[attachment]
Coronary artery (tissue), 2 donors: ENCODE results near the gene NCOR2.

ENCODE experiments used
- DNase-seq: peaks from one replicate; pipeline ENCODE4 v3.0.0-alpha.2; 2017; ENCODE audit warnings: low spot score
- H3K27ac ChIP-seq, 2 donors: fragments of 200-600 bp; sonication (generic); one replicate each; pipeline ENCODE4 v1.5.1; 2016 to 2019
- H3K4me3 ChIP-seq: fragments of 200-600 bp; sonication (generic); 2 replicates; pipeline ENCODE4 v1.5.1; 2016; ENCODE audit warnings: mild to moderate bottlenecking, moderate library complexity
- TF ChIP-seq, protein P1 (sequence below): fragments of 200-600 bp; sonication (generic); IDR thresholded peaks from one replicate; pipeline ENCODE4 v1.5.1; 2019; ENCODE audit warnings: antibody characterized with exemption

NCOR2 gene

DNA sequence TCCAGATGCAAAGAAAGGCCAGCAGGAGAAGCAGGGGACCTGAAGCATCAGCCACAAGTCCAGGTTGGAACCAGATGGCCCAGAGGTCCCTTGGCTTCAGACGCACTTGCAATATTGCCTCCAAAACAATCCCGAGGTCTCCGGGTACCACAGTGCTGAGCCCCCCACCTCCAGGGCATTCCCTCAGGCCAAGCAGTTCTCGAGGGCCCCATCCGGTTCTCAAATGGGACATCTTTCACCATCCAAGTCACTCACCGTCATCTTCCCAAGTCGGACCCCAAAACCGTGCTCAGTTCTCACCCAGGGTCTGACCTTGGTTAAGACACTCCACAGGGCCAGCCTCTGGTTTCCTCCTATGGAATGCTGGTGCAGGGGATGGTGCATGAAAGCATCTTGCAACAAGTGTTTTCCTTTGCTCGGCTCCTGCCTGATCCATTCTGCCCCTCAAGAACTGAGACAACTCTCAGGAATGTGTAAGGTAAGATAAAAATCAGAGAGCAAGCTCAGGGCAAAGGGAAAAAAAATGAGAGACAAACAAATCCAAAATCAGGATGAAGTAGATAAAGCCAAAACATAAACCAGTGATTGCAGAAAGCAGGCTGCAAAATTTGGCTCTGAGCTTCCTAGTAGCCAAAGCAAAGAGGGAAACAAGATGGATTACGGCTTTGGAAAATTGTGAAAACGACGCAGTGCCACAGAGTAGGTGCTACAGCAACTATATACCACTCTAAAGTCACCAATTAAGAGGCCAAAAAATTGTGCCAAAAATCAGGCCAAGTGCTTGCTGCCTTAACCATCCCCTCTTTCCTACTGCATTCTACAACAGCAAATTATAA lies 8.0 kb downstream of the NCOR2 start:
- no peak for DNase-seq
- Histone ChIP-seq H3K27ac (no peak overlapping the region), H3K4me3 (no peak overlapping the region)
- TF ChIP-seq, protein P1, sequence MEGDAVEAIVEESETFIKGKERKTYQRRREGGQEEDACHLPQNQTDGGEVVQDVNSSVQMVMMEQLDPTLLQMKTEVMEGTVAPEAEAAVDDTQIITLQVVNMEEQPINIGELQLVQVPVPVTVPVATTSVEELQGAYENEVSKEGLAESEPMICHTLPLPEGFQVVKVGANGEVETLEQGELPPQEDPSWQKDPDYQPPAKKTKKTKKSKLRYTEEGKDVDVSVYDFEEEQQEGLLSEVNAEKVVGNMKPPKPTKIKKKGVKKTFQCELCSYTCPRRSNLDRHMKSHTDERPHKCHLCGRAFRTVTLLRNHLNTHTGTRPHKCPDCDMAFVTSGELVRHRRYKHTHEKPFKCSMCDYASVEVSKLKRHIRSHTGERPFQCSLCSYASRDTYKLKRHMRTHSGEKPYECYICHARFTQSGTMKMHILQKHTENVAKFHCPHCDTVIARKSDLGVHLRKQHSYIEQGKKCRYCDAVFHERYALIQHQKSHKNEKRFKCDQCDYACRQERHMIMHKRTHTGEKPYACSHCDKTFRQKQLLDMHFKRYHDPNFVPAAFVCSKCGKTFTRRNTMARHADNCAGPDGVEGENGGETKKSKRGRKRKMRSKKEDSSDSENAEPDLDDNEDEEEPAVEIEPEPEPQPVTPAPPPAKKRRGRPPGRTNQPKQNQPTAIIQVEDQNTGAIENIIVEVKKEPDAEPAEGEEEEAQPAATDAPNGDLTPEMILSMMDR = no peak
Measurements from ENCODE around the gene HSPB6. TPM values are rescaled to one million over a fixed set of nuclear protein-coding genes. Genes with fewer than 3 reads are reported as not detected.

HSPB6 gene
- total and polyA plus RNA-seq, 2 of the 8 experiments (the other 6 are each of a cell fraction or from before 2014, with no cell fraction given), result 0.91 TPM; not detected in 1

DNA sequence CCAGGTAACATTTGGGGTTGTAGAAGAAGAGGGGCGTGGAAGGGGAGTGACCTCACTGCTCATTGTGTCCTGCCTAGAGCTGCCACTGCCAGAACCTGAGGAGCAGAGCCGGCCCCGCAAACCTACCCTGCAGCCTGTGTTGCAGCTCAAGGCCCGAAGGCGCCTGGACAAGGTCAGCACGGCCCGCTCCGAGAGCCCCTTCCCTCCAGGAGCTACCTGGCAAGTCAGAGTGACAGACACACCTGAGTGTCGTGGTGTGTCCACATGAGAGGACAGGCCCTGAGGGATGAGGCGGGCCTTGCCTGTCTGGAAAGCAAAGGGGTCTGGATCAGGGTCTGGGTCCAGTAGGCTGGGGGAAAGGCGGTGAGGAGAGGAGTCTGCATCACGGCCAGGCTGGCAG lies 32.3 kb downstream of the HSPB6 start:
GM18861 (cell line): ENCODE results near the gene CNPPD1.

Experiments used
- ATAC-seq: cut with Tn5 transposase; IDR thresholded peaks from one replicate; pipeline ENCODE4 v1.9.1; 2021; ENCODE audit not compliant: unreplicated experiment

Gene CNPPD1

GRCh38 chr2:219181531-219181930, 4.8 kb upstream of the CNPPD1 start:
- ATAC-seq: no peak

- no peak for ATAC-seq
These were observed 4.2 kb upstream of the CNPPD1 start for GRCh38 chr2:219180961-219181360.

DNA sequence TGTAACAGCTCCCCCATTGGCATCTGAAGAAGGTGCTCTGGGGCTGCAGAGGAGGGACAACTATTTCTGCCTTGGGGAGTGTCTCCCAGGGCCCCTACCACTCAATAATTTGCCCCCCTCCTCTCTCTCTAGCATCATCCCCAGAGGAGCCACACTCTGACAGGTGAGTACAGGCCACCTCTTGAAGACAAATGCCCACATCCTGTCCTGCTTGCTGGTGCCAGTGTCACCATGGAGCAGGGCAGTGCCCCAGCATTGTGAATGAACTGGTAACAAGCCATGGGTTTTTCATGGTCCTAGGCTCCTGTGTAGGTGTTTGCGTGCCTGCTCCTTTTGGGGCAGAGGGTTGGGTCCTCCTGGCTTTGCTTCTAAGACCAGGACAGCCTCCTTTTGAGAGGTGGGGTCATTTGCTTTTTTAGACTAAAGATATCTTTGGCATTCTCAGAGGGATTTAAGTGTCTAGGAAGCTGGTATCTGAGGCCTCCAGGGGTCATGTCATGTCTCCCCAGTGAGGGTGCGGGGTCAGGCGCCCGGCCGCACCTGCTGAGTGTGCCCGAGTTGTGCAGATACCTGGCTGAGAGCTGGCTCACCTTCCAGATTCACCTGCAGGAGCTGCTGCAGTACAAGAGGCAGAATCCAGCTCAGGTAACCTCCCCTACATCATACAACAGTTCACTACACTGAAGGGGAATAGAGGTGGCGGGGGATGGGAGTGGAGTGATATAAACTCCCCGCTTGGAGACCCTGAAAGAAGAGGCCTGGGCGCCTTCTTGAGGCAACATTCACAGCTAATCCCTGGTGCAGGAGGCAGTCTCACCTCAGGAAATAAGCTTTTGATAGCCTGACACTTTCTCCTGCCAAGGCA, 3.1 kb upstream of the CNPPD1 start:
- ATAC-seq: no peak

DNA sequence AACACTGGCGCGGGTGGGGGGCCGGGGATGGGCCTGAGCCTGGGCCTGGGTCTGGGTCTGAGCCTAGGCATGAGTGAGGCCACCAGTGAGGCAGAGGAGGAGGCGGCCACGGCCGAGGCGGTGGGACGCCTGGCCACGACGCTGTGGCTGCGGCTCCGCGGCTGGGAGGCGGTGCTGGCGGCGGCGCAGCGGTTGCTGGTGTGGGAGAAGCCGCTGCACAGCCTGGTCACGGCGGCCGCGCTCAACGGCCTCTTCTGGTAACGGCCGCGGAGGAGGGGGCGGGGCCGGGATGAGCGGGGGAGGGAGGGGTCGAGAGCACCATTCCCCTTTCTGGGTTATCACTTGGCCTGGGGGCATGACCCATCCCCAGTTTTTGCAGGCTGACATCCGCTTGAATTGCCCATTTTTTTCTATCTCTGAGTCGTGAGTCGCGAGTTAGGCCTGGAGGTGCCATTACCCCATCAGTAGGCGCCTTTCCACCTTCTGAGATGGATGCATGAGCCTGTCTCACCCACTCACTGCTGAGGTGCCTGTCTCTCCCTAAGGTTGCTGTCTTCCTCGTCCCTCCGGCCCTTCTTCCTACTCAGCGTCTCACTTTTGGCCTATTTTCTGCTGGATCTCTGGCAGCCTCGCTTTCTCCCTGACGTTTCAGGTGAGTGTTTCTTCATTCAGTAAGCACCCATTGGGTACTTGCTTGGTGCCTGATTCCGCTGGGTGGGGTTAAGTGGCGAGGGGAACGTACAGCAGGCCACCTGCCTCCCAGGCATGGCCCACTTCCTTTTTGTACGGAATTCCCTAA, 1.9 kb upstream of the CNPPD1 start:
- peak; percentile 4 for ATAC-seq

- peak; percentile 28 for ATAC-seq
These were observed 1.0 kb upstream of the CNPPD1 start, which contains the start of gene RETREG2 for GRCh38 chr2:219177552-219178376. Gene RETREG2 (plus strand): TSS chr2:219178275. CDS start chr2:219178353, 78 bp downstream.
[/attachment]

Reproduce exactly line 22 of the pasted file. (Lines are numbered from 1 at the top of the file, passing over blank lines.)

- no peak for ATAC-seq